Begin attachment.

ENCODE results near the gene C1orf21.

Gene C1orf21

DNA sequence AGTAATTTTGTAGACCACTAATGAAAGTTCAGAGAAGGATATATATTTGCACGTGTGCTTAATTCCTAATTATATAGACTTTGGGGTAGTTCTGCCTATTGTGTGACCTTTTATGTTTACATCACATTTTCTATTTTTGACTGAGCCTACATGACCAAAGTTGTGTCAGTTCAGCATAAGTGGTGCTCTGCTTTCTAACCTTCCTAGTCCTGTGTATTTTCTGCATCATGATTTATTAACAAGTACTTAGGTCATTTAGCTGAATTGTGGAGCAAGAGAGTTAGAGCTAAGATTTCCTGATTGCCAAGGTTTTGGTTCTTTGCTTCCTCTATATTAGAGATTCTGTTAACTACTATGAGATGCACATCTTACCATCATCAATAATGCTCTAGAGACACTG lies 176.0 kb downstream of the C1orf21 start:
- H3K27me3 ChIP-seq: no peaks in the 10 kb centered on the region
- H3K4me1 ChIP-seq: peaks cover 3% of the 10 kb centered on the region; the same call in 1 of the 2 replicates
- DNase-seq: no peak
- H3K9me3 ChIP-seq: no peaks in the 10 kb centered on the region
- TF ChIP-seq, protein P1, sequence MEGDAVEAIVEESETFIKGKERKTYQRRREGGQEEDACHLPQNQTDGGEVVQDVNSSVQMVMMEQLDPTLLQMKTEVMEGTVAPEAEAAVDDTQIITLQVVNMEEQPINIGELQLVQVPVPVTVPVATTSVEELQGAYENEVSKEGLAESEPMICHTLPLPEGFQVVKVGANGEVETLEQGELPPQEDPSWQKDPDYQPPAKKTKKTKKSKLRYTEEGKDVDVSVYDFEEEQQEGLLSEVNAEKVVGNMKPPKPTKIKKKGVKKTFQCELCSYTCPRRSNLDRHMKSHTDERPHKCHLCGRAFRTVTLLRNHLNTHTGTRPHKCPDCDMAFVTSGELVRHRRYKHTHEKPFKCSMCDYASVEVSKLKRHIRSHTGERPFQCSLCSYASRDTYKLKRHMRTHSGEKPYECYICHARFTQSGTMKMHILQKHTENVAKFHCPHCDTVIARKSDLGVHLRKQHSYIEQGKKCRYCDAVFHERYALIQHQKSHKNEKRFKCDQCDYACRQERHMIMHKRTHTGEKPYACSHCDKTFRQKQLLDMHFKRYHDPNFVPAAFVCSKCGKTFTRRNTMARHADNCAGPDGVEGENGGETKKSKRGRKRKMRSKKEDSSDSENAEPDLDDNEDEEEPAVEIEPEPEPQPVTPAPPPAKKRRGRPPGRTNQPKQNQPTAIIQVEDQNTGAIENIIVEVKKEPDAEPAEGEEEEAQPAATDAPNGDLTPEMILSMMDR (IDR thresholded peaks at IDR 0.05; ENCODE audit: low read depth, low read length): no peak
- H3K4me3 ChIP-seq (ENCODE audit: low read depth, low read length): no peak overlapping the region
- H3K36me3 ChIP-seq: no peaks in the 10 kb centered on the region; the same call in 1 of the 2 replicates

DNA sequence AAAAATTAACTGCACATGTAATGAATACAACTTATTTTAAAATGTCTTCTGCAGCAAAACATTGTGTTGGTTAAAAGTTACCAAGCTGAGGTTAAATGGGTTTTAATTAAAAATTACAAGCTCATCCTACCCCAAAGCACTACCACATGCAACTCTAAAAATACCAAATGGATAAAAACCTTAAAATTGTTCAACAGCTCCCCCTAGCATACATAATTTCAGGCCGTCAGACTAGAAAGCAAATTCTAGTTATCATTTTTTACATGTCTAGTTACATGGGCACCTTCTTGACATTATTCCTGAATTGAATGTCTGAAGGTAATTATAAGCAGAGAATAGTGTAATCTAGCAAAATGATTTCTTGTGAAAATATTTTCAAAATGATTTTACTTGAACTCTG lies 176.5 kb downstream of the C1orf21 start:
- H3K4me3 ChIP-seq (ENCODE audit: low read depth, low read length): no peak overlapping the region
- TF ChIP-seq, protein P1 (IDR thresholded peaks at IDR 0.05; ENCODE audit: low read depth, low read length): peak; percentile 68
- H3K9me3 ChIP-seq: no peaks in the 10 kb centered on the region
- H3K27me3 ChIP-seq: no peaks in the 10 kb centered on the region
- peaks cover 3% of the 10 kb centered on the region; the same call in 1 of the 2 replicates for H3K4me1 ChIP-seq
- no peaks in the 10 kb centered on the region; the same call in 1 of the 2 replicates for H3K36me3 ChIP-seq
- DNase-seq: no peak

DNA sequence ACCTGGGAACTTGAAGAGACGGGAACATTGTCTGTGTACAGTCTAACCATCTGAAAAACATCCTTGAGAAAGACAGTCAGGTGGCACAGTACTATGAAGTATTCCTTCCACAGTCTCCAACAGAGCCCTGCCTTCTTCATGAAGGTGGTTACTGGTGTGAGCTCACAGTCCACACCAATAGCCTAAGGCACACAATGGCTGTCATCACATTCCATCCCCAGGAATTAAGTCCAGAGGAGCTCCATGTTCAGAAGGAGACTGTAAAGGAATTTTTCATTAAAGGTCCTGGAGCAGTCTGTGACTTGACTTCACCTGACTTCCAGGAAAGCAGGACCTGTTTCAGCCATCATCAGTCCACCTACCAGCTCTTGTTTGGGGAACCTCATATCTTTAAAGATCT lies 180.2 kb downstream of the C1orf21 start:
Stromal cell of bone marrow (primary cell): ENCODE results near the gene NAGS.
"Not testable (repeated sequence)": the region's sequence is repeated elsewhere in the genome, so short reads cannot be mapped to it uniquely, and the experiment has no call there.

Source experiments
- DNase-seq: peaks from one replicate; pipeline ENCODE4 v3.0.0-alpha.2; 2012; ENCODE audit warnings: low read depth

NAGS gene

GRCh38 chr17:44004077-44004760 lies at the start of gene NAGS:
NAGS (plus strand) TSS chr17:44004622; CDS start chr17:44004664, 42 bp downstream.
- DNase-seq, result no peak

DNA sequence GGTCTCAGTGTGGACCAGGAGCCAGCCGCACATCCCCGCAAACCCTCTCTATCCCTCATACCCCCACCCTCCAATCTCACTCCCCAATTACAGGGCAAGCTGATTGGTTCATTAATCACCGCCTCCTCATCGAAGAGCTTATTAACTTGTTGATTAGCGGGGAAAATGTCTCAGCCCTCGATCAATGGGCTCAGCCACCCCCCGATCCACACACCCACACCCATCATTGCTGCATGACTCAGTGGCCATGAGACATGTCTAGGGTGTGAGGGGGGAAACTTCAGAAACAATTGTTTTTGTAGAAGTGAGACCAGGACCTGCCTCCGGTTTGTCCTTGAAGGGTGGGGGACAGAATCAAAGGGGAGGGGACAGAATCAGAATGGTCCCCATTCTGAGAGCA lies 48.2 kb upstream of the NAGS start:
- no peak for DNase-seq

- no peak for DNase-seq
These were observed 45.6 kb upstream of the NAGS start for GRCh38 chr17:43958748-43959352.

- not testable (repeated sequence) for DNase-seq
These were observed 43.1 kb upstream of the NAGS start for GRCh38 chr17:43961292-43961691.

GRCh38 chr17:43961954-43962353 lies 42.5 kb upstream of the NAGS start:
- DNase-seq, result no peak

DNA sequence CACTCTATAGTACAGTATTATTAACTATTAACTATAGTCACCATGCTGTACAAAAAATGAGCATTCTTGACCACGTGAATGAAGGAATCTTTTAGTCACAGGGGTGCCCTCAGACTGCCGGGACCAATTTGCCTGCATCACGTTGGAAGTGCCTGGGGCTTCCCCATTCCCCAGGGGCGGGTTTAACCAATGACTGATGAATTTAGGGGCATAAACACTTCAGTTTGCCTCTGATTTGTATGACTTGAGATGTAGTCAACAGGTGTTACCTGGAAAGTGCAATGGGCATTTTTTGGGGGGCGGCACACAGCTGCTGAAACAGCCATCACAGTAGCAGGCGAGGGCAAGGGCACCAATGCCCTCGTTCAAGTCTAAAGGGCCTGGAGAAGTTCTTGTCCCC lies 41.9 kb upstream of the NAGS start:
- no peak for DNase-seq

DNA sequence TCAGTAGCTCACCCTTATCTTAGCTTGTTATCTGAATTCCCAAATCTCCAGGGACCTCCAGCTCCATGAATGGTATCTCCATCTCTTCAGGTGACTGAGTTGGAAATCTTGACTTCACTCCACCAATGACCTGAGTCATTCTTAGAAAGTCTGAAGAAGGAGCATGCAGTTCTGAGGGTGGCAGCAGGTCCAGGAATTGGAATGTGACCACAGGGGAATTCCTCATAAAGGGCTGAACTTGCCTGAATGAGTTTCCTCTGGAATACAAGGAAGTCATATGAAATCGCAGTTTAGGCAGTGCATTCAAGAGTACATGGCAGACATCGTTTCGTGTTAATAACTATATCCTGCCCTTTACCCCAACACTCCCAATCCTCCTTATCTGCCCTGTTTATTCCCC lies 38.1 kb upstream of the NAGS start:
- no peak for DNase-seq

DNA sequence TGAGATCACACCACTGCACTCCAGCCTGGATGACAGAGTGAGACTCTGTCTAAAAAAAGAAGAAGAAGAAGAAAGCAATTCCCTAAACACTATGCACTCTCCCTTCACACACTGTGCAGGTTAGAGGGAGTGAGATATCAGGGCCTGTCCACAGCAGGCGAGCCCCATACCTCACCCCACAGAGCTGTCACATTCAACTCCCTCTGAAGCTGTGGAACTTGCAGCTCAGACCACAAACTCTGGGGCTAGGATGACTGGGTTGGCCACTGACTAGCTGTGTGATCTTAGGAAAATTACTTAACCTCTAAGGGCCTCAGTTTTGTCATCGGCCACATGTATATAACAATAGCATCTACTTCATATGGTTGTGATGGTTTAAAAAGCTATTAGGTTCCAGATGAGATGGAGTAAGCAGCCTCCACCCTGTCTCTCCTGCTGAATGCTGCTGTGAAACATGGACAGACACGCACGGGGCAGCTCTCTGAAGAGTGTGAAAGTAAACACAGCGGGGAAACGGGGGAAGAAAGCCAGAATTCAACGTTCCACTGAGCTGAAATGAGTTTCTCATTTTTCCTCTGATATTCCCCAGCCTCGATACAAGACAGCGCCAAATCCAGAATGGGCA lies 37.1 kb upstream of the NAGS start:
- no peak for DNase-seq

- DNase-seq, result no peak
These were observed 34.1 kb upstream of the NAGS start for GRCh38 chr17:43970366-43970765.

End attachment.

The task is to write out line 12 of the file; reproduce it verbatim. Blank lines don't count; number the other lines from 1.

- H3K4me3 ChIP-seq (ENCODE audit: low read depth, low read length): no peak overlapping the region